As far as I can tell the last time the House of Commons discussed agriculture, without having to do so in the context of the Common Agriculture Policy (CAP) of the European Union, would have been some time circa 1970.
This is set to change. Over the next two years the House of Commons, along with the farming community, the food industry and consumers, will need to debate and decide how, on leaving the EU, we will order food production and farming in the UK. What we decide will have a profound impact on the look of our rural landscape, where our food comes from and how many UK jobs result. Food and drink, including farming, is worth a £108 billion to our economy, so we better not mess it up, the stakes are high.
To work out what our new domestic agriculture policy should look like we have some major questions to answer, for example:
To what extent should the taxpayer continue to subsidise British farmers? Theresa May’s government has guaranteed farmers that the existing level of EU subsidy - £3billion a year - will continue until 2020, but after that?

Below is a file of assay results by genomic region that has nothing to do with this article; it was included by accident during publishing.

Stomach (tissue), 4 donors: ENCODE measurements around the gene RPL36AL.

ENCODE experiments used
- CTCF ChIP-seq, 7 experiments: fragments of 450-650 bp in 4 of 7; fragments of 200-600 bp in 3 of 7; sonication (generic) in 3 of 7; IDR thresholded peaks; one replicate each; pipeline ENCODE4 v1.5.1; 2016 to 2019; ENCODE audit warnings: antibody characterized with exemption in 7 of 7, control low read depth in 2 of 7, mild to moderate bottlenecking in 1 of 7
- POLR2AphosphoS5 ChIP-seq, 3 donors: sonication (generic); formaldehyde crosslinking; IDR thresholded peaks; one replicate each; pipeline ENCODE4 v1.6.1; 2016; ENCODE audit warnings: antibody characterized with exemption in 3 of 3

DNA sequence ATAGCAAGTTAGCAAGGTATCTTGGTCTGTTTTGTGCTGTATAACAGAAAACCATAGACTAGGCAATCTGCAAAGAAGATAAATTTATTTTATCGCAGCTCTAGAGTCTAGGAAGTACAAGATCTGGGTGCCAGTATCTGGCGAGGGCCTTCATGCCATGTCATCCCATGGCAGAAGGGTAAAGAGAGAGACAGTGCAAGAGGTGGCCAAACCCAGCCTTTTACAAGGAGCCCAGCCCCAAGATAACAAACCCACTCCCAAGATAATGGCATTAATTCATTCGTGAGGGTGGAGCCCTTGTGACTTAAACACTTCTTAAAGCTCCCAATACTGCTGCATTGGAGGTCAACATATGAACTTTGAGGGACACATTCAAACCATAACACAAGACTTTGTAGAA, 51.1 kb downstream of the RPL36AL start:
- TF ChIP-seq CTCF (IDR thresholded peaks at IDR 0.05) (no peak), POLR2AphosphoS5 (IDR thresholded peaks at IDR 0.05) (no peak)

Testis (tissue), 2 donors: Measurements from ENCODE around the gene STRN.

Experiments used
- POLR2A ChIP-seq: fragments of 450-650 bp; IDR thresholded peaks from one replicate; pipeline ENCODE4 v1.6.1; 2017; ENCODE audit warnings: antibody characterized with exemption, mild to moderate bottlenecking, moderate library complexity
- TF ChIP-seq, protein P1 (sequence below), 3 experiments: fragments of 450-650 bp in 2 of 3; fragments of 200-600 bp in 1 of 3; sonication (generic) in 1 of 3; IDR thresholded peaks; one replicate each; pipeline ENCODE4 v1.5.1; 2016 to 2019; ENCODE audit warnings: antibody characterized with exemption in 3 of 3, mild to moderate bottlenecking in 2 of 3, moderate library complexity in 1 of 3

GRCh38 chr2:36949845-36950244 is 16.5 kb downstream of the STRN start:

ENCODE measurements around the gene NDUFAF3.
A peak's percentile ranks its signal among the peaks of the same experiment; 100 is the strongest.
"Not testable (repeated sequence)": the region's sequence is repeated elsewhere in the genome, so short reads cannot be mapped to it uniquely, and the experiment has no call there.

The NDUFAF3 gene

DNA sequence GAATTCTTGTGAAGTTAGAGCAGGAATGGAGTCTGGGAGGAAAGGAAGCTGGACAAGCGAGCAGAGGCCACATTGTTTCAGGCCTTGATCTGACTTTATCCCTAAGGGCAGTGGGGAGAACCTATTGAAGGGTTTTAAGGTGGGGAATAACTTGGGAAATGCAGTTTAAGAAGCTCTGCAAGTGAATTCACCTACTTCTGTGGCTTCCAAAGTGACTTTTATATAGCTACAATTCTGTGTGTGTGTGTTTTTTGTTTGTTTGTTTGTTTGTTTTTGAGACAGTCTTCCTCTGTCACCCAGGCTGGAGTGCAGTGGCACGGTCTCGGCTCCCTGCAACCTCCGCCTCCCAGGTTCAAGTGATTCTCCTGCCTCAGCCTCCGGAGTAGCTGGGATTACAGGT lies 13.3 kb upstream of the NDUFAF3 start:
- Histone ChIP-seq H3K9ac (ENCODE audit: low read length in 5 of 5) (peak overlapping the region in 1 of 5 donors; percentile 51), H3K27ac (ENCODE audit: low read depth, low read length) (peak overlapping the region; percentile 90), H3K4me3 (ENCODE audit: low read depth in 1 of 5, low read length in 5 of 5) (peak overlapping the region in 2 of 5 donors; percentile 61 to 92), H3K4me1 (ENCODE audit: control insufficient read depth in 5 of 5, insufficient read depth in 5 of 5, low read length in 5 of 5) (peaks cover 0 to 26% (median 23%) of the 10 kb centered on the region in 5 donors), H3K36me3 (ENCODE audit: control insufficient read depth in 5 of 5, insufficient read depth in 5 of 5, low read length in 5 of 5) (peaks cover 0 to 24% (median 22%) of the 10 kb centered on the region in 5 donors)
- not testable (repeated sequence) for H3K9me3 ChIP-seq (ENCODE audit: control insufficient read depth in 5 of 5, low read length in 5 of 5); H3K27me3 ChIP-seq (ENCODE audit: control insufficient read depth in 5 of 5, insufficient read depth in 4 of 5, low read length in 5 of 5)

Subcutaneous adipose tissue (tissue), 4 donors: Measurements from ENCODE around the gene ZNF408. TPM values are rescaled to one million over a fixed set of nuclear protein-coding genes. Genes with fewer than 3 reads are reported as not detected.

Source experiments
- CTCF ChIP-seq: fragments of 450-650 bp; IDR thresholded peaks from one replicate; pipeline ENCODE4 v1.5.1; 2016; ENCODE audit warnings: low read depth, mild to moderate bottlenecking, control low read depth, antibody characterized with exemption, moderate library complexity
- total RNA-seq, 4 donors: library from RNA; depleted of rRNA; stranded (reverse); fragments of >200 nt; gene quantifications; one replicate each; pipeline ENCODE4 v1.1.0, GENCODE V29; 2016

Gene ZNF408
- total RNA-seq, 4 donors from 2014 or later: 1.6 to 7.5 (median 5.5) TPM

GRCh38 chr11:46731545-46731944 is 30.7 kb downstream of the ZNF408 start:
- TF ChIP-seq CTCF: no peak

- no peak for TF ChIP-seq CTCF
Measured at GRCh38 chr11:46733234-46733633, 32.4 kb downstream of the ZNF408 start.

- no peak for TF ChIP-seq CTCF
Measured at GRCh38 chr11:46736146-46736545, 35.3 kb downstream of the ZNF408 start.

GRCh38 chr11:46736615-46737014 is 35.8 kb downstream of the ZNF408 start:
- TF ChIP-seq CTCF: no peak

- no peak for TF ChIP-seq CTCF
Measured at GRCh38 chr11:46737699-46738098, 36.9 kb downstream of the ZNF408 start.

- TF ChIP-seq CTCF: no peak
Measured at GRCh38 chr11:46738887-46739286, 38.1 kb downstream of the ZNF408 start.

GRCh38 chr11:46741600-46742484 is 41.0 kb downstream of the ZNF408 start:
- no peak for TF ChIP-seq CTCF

With 55% of UK farm income coming from CAP support it’s hard to see many farmers surviving without some level of subsidy.
Hill farmers can receive as much as 80% of their income in EU payments, making lamb much cheaper for the customer than it otherwise would be but making their future without a hefty subsidy nigh on impossible.
Should we subsidise all farmers or should we cap payments to the richer farmers, as they already do in Wales? Should the most uneconomic farms be simply allowed to fail? Should subsidies be slowly removed after 2020 or removed relatively quickly?